Gov. Brown’s rewritten budget borrows $500 million from California’s cap-and-trade auctions and diverts the money for use in other state programs – a move that drew immediate fire from clean-air advocates.
The administration said the $500 million represents a one-time loan and will be paid back, with interest. Tapping the money was proper, the administration said, because the state needs more time to set up programs to coordinate the investments of the auction proceeds and nobody can predict how much the auctions will raise in the future.
The agencies need “further time to design and develop their programs to ensure that when the programs receive funds they will further the purposes of (the law) and maximize long term greenhouse gas reductions,” the administration wrote in paperwork accompanying the revised budget, which was released Tuesday. The budget, which must be approved by the Legislature, reflects income tax revenue collected by the April 15 deadline.
“The loan is also fiscally prudent, particularly during this initial stage of program implementation, as the amount of auction proceeds that will be generated in 2013-14 is unknown. Loaning these proceeds will not interfere with the objectives of the three year investment plan or AB 32 because it is short-term and the monies will be repaid with interest when necessary to meet the needs of the Fund,” the Department of Finance noted.
The auctions were created by AB 32, California’s landmark law to curb greenhouse gas emissions. Businesses and others can buy, sell or trade credits allowing them to stay in operation as they gradually choke off greenhouse gases to meet a 2020 deadline, which requires carbon emissions to be cut to their 1990 levels.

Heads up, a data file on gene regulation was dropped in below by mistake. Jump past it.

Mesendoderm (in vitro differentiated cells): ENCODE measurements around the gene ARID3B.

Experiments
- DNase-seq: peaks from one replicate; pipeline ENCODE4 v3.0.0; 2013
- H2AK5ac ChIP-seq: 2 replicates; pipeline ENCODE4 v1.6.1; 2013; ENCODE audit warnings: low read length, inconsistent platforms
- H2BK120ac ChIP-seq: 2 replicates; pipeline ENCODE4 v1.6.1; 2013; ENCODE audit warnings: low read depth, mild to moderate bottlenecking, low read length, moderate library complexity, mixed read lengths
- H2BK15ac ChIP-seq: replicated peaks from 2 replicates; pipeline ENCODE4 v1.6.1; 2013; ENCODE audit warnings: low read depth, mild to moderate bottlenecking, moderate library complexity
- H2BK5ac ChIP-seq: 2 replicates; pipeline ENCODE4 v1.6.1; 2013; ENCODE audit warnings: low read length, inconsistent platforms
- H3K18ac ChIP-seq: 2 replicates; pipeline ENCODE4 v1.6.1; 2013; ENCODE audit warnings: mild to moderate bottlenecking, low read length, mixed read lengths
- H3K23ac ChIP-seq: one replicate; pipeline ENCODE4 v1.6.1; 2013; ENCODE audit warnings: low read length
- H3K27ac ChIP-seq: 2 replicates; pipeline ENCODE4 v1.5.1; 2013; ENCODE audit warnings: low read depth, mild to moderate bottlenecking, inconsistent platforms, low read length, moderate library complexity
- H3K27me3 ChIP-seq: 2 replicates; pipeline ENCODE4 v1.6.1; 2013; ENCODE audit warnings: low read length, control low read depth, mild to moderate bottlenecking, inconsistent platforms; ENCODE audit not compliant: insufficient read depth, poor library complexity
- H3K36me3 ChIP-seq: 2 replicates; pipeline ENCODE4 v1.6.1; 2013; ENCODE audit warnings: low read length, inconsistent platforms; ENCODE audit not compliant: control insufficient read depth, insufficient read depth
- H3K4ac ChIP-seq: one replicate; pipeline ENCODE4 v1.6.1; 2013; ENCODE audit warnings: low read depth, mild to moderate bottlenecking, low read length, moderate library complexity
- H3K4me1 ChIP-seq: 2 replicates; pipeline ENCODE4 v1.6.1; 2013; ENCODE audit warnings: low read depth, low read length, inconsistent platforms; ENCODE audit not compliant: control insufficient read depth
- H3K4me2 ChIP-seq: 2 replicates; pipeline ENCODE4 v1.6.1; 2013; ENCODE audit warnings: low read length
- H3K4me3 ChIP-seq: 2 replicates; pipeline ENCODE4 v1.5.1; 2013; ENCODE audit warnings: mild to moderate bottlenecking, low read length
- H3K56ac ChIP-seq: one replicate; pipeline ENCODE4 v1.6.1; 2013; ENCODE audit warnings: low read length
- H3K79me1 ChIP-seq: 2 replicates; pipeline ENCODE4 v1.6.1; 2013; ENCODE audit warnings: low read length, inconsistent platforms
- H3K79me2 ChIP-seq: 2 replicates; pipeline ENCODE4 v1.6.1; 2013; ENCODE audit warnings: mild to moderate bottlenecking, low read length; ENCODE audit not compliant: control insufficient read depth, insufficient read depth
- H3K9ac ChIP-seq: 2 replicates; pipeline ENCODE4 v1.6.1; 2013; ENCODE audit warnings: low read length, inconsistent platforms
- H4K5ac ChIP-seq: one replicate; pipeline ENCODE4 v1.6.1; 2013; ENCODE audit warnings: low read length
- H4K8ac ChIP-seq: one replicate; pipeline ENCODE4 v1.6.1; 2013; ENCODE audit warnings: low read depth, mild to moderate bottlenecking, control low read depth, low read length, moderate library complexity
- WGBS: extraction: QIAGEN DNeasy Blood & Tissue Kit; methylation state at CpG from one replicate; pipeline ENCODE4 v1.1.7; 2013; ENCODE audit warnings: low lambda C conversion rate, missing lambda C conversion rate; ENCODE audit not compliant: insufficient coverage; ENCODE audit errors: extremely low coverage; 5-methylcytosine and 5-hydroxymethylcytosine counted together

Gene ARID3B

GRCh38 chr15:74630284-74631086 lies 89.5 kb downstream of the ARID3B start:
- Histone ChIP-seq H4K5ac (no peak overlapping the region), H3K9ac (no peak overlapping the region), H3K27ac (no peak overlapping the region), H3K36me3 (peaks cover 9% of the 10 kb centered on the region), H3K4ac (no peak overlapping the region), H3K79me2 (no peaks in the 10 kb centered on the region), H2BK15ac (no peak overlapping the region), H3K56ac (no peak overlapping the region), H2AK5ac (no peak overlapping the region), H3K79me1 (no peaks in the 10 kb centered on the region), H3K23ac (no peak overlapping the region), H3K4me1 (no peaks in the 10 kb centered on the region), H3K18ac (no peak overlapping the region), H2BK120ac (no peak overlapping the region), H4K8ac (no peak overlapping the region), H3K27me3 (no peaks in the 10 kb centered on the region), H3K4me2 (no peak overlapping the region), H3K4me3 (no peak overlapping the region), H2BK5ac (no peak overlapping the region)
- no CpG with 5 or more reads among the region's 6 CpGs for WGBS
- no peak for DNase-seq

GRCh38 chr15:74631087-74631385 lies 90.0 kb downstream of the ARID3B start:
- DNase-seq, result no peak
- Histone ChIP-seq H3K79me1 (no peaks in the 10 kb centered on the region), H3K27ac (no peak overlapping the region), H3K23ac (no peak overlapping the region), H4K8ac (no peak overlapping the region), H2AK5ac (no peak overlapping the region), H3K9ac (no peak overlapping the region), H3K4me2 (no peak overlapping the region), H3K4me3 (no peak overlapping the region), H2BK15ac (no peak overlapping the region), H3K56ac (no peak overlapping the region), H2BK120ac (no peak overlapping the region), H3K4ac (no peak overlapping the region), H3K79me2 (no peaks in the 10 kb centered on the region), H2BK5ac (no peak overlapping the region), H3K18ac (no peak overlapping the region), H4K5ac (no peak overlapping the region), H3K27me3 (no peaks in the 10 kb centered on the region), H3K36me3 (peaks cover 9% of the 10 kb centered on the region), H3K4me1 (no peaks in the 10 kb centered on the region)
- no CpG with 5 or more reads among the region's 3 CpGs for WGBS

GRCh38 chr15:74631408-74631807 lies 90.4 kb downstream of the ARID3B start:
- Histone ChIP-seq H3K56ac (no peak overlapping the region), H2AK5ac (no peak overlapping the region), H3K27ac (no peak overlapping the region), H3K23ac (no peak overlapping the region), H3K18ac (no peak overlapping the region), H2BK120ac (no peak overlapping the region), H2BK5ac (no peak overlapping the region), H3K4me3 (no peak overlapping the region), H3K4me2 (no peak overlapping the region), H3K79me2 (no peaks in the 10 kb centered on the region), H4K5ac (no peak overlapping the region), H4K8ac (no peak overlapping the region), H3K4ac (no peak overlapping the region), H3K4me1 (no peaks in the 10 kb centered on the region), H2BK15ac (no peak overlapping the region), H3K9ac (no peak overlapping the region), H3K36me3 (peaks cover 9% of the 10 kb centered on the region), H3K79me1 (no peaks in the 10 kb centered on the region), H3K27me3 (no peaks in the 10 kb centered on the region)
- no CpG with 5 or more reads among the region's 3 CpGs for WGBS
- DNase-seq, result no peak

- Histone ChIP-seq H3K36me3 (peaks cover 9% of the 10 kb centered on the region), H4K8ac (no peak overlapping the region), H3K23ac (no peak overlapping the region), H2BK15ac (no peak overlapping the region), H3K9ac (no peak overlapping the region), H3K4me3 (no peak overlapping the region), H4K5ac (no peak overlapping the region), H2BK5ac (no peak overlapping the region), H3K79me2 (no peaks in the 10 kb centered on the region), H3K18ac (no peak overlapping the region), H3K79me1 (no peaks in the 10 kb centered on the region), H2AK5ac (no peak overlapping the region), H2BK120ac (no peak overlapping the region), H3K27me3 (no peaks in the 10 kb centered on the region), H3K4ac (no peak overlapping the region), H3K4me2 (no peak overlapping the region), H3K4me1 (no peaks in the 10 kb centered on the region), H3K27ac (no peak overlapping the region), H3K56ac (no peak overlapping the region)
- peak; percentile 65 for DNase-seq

The money from the two auctions – one last fall, the other earlier this year — is supposed to be used to further the goals of the law, which was signed seven years ago by former Gov. Arnold Schwarzenegger.
But Gov. Brown’s revised budget takes the money from Greenhouse Gas Reduction Fund and puts it instead into the General Fund, the state’s main coffer of tax revenues, said Bill Magavern of the Coalition for Clean Air. The move means the money won’t get to areas heavily impacted by pollution and carbon emissions, as envisioned by laws authored by the Legislature’s leaders that the governor signed last year.
“They’re loaning it to the General Fund, the money coming out of the cap-and-trade auctions, money that would have reduced greenhouse gas emissions in under-served communities,” Magavern said.
He said his group worked for years to pass legislation “that guarantees a share of the funds go to our most polluted and underserved communities. These important goals are now shunted aside as broken promises. The Governor has spoken of the urgency of addressing our climate crisis, but he has not put his money where his mouth is. It’s important to remember that none of the dollars in the Greenhouse Gas Reduction Fund come from taxes, and they were never intended to go to the General Fund.”
In January, the governor’s original budget described several priorities for investment of auction proceeds, including mass transit, electric vehicles, energy efficiency and sustainable communities.